Glutathione (GSH) is a critical intracellular antioxidant that is active in free radical scavenging and as a reducing equivalent in biological reactions. Recent studies have suggested that GSH can affect cellular function at the level of gene transcription as well, in particular by affecting NF-κB activation. Additionally, increased or decreased GSH levels in vitro have been tied to increased or decreased hepatocyte proliferation, respectively. Here, we investigated the effect of GSH on the liver's response to TNF-α injection and 2/3 partial hepatectomy (PH), using mice deficient for the modifier subunit of glutamate-cysteine ligase (GCLM), the rate-limiting enzyme in de novo GSH synthesis. We demonstrate that Gclm-/- mice have a delay in IκBα degradation after TNF-α injection, resulting in delayed NF-κB nuclear translocation. These mice display profound deficiencies in GSH levels both before and during regeneration, and after PH, Gclm-/- mice have an overall delay in cell cycle progression, with slower DNA synthesis, mitosis, and expression of cell cycle proteins. Moreover, there is a delay in expression of downstream targets of NF-κB in the regenerating liver in Gclm-/- mice. These data suggest that GSH may play a role in hepatic NF-κB activation in vivo, which is necessary for accurate timing of liver regeneration.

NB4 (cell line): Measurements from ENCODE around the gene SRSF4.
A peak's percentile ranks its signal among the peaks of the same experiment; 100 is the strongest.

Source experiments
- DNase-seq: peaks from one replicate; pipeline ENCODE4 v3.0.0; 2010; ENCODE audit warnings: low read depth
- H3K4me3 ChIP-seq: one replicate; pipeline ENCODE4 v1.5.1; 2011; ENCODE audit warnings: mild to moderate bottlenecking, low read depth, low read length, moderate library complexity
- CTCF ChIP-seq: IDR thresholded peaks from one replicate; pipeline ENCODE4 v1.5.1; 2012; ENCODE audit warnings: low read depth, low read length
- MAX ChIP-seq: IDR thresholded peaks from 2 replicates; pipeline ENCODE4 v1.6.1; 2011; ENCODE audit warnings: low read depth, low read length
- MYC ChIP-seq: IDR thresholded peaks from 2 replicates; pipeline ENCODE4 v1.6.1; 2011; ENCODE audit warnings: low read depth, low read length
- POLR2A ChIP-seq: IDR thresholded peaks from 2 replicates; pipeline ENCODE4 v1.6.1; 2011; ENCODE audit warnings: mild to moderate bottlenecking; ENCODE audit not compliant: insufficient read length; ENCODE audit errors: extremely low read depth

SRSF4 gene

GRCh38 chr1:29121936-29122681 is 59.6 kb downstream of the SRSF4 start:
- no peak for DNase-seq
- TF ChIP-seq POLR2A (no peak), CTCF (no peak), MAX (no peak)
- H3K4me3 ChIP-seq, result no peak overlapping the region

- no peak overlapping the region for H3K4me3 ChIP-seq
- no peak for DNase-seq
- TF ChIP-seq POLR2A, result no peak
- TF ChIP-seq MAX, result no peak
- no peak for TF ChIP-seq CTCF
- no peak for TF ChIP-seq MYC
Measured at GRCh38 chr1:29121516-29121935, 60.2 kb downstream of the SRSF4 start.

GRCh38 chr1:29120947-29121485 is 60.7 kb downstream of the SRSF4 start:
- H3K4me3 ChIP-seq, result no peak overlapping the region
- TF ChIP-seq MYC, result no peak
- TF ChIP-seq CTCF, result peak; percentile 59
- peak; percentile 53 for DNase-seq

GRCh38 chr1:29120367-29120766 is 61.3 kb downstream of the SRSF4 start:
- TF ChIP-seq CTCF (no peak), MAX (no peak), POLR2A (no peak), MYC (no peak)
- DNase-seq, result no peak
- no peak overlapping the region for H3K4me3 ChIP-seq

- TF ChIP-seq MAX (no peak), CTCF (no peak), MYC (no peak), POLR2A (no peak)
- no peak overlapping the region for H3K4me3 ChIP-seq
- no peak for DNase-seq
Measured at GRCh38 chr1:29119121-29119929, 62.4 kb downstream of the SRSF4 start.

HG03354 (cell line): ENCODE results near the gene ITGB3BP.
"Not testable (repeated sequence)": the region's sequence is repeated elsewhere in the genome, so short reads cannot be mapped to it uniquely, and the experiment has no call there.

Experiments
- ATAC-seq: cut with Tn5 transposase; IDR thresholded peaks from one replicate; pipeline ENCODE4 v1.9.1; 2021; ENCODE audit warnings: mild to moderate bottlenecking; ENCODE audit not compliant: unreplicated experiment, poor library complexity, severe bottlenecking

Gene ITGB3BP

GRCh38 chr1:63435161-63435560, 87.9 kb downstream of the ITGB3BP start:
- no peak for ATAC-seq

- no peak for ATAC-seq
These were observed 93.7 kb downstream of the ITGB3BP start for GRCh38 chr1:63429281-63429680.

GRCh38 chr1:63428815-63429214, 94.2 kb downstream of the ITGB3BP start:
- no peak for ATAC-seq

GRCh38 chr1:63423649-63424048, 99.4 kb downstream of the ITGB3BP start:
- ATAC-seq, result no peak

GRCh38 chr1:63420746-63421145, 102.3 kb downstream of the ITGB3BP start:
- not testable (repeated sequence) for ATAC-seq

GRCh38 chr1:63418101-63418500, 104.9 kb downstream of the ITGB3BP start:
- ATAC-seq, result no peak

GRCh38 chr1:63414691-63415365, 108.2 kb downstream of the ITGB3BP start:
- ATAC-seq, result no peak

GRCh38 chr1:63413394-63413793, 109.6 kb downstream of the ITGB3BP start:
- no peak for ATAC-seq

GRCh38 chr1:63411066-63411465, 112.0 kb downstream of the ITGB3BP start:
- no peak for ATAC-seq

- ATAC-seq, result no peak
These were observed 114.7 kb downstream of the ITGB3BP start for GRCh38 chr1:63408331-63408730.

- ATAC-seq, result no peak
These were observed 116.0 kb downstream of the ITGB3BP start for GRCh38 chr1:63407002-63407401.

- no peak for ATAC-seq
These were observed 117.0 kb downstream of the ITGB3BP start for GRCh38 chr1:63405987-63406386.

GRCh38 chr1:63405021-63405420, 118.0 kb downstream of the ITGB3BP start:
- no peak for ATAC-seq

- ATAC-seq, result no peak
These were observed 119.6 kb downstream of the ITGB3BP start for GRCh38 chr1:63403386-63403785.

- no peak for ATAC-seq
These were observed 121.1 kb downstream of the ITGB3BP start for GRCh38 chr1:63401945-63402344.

Keywords: Glutathione; Hepatocytes; Liver disease; Liver regeneration.